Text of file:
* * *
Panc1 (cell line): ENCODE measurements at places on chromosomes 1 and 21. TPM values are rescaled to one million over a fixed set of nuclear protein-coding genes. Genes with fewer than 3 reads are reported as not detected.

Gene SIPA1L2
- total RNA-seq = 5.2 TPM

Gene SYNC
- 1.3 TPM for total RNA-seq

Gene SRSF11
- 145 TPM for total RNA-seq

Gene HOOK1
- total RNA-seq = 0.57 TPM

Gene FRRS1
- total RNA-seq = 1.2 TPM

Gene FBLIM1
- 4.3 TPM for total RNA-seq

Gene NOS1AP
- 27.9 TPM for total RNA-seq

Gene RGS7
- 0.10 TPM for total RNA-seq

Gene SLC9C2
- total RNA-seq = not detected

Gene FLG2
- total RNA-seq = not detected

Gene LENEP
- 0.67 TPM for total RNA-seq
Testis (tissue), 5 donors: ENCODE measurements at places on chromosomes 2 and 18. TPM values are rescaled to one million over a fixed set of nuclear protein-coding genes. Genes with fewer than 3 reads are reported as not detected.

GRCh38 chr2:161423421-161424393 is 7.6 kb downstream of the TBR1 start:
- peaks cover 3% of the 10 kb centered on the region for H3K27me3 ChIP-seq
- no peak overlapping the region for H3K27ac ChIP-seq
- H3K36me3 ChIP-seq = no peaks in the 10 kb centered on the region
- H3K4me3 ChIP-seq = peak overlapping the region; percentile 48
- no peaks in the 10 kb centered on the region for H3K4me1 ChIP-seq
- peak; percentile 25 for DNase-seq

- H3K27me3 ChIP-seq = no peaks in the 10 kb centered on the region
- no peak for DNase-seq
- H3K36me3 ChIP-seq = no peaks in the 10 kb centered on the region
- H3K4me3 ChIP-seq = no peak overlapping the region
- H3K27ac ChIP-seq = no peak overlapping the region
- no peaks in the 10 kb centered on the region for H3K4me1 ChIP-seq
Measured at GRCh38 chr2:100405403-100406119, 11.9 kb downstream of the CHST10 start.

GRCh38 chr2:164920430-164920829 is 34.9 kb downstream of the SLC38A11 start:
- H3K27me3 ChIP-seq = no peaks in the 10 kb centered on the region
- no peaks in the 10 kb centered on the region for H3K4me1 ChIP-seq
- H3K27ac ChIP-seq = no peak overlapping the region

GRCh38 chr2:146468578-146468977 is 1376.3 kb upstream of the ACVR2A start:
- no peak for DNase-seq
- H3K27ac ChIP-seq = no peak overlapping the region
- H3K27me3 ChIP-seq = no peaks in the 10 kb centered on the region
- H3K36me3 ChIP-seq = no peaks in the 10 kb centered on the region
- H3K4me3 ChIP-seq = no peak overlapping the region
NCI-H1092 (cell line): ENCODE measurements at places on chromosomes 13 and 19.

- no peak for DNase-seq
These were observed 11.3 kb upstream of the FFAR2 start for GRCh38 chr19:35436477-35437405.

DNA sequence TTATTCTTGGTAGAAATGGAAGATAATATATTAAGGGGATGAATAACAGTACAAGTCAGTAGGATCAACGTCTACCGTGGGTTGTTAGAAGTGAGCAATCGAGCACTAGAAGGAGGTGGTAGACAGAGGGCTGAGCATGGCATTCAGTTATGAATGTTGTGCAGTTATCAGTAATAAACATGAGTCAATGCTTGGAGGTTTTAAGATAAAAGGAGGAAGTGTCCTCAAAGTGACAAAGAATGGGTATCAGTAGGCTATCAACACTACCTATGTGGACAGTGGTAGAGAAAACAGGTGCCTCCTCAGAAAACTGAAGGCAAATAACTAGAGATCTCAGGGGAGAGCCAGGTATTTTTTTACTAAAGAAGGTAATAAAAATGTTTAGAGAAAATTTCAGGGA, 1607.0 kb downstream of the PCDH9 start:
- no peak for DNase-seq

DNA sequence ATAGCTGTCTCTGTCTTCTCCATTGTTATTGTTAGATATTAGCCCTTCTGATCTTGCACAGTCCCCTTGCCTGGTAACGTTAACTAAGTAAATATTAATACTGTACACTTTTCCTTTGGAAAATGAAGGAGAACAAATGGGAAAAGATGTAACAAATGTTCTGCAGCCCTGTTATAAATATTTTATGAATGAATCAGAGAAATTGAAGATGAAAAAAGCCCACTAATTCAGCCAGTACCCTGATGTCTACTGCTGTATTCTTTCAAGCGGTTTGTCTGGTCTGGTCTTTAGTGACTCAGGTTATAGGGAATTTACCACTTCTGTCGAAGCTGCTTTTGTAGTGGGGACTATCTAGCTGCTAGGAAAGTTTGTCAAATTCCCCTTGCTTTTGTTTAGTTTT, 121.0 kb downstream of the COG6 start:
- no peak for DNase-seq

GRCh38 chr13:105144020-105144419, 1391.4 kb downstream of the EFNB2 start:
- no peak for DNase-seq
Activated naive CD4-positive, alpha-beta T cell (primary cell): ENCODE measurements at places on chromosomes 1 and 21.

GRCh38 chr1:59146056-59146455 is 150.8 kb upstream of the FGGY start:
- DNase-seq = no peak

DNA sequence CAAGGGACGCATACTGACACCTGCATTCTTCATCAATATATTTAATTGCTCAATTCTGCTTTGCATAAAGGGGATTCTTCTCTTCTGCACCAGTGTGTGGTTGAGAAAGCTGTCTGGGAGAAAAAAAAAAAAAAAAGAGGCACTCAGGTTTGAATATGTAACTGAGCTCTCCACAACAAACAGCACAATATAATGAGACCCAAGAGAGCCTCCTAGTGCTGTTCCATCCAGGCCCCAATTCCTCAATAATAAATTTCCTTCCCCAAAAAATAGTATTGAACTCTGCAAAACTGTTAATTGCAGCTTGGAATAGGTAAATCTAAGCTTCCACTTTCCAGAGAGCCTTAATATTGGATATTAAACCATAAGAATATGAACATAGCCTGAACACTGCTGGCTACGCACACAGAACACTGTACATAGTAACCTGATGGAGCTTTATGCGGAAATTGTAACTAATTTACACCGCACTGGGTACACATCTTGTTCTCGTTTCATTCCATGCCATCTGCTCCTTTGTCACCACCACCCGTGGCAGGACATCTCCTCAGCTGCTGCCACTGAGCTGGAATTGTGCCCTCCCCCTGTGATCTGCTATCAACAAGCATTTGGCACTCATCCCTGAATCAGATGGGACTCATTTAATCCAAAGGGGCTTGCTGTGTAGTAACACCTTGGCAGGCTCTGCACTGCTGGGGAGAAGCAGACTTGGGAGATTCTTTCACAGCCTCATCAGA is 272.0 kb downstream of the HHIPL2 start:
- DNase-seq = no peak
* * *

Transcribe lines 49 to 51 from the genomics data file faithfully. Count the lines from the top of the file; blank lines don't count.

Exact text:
NCI-H1092 (cell line): ENCODE measurements at places on chromosomes 13 and 19.

- no peak for DNase-seq
These were observed 11.3 kb upstream of the FFAR2 start for GRCh38 chr19:35436477-35437405.